Former South African president Jacob Zuma (Photo by JACKIE CLAUSEN/AFP via Getty Images)
SOUTH Africa’s Constitutional Court, the country’s topmost judicial body, on Tuesday (29) handed over the country’s former president Jacob Zuma a 15-month jail term for contempt of court after he refused to abide by its order to appear before investigators into corruption when he was in power. Zuma, 79, has been given five days to surrender before the police failing which the police will be asked to arrest him.
This is the first time in the history of the African nation that a former president has been sentenced to prison.
Zuma served as the fourth president of South Africa between 2009 and 2018 and his tenure in office was dogged by allegations of corruption.
The leader was accused of allowing plunder of state coffers during his stay in office. Most of the corruption investigated by the commission that Zuma himself set up before leaving office under mounting pressure saw involvement of three brothers from a wealth Indian family – the Guptas. It has been alleged that the Indian family bagged lucrative government contracts and even had a big say in choosing cabinet ministers.
The inquiry against Zuma, led by Deputy Chief Justice Raymond Zondo, established following an ombudsman report that sought an investigation into charges of improper contact between senior members of the former Zuma administration and the Gupta brothers, all of whom fled South Africa after Zuma’s own party, the African National Congress, decided to remove him.
Zuma refused the charges against him and did not appear to testify before a judicial panel in February. He only testified once which was in July 2019 before staging a walkout days later accusing Zondo of bias. Thereafter, the former president overlooked several invitations to reappear, including an order from the Constitutional Court in January, citing medical reasons and preparations for another corruption trial as reasons.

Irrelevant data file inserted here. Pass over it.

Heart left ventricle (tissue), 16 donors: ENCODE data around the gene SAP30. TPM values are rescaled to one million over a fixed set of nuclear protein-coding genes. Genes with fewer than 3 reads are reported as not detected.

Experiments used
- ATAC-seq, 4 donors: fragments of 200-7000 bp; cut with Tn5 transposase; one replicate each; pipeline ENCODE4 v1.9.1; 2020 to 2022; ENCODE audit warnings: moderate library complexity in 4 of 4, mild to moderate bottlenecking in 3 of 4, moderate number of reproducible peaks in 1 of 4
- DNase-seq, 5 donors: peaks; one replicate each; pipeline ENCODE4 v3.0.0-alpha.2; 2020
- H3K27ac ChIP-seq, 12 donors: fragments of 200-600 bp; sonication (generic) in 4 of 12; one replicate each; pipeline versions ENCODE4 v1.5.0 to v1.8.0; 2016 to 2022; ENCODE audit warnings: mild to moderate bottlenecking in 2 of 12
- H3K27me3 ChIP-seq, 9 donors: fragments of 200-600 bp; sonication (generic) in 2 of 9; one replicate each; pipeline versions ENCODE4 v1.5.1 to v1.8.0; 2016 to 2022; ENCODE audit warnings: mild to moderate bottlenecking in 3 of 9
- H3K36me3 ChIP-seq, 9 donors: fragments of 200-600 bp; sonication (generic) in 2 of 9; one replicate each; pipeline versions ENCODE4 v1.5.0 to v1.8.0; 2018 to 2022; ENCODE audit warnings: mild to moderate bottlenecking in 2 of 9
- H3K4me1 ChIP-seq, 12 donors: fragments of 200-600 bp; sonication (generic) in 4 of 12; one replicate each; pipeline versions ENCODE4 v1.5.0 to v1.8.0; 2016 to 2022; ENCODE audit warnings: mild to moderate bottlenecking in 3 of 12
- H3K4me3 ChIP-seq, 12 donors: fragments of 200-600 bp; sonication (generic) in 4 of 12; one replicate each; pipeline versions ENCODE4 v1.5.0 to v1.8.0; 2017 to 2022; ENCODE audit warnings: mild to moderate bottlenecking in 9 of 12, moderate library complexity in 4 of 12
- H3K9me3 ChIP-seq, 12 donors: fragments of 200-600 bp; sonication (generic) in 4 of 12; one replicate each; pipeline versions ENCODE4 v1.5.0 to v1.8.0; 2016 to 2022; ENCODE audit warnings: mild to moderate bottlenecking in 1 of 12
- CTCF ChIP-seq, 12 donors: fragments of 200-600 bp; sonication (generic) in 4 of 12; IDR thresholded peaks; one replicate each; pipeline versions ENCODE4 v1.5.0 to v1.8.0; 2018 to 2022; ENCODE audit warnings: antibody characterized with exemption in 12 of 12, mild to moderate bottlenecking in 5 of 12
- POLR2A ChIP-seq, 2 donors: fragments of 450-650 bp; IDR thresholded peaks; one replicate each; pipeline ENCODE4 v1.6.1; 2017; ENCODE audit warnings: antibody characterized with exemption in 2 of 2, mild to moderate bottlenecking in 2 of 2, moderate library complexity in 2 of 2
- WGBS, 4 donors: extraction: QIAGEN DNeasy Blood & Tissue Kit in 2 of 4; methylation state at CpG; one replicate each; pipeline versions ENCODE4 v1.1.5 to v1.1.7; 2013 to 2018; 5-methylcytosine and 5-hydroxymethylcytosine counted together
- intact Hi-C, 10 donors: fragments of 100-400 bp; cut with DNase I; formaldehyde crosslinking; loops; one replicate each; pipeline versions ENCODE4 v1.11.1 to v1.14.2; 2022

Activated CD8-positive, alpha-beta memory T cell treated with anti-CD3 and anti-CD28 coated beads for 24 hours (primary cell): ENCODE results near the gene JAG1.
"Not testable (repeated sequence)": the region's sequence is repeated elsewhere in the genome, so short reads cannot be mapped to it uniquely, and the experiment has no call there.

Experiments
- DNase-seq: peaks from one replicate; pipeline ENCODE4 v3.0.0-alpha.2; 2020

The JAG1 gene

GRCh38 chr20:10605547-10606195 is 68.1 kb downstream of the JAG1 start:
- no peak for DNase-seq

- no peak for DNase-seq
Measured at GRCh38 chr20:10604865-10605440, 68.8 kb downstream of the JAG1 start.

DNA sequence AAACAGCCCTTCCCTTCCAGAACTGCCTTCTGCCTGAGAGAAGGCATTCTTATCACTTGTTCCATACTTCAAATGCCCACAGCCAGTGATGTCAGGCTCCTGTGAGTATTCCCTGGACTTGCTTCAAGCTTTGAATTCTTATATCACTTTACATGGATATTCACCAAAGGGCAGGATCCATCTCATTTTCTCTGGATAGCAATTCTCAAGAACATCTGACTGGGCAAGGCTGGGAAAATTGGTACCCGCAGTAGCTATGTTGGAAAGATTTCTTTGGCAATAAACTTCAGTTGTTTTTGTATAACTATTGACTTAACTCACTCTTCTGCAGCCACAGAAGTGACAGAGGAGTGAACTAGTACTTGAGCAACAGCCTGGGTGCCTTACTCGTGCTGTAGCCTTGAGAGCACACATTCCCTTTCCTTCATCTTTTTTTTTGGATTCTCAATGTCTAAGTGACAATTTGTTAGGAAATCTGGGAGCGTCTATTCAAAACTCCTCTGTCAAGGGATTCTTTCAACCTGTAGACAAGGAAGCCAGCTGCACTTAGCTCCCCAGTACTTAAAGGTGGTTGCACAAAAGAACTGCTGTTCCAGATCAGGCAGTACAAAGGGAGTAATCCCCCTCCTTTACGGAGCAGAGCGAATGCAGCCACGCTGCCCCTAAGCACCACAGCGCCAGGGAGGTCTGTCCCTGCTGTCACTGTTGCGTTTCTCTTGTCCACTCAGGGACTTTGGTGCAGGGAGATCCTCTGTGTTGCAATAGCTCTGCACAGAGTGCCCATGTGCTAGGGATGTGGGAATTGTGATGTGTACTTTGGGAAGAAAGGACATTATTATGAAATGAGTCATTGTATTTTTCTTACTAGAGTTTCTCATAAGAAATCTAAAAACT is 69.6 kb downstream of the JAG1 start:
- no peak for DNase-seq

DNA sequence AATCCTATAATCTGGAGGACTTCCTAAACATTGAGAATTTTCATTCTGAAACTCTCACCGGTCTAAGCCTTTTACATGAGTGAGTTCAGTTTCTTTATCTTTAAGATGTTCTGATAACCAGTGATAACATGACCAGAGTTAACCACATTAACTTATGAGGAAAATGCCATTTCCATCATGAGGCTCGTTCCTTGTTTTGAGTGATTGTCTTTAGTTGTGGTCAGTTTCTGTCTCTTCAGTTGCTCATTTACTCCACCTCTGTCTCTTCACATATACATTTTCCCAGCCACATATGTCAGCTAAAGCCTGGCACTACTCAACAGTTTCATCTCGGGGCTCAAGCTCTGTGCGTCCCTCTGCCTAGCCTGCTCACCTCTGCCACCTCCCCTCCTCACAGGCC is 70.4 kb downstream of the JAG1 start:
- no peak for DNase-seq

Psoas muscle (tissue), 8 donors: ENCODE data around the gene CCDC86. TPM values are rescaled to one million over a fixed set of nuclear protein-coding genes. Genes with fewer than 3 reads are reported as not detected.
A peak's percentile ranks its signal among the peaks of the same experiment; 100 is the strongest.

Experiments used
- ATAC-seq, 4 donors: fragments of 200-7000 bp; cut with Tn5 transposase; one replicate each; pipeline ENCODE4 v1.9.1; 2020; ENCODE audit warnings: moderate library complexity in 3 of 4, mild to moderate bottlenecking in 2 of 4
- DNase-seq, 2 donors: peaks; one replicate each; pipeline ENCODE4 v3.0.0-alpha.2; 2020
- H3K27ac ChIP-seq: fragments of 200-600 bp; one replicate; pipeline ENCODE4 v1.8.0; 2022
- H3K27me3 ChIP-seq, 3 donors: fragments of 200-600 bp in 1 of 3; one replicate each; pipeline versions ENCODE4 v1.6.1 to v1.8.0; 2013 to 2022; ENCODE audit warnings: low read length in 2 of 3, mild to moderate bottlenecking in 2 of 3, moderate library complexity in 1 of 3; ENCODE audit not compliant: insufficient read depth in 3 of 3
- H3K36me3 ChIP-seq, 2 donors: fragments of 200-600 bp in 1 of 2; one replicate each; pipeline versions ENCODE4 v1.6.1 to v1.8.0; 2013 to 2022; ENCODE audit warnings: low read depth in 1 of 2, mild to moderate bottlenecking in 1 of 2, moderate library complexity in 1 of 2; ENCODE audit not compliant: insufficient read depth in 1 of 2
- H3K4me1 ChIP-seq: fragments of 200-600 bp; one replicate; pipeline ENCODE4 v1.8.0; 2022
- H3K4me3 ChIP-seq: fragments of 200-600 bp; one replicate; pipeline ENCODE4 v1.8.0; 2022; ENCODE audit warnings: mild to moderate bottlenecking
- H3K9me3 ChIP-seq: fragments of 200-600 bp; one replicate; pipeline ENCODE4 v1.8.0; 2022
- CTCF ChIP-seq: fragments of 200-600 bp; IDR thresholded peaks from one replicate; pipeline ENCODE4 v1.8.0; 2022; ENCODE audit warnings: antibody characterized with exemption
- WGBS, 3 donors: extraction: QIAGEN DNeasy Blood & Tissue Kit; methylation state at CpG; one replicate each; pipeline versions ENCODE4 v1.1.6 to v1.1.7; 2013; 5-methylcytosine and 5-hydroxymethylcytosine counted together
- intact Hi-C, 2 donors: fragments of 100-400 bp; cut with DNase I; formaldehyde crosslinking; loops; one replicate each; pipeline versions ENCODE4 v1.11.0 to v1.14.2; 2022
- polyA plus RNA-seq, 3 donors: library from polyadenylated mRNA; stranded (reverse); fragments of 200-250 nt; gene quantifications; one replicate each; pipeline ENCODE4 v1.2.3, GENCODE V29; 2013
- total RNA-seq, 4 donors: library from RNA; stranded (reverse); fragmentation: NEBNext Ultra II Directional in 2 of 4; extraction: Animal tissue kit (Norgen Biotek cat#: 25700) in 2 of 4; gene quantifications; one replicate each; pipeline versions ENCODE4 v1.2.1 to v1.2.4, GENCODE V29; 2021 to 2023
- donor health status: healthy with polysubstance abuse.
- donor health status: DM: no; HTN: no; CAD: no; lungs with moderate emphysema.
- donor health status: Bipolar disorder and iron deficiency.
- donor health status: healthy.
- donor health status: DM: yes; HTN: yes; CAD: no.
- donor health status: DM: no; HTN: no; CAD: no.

I am left with no option but get Zuma arrested, says judge
Acting Chief Justice Sisi Khampepe said in her ruling on Zuma on Tuesday that while Zuma refused to appear before the court to explain his actions, he was making “provocative, unmeritorious and vituperative statements” as a calculated effort to question the judiciary’s integrity.
“I am left with no option but to commit Mr Zuma to imprisonment, with the hope that doing so sends an unequivocal message… the rule of law and the administration of justice prevails,” she said.
Zuma was not in the court to hear the ruling and has repeatedly said that he was a victim of a political conspiracy.
The politician faces several legal troubles and pleaded not guilty last month in a separate corruption trial on an arms deal in 1999 when he was serving as the deputy to former president Thabo Mbeki.
BBC Africa correspondent Andrew Harding said a number of South Africans would be happy with the court’s decision which they felt would establish the rule of law, something which was being perceived to have been eroded by a culture of high-level impunity. He also said the ruling will affect the ruling party itself and the hands of incumbent president Cyril Ramaphosa, who has repeatedly vowed to expose corruption, will be strengthened.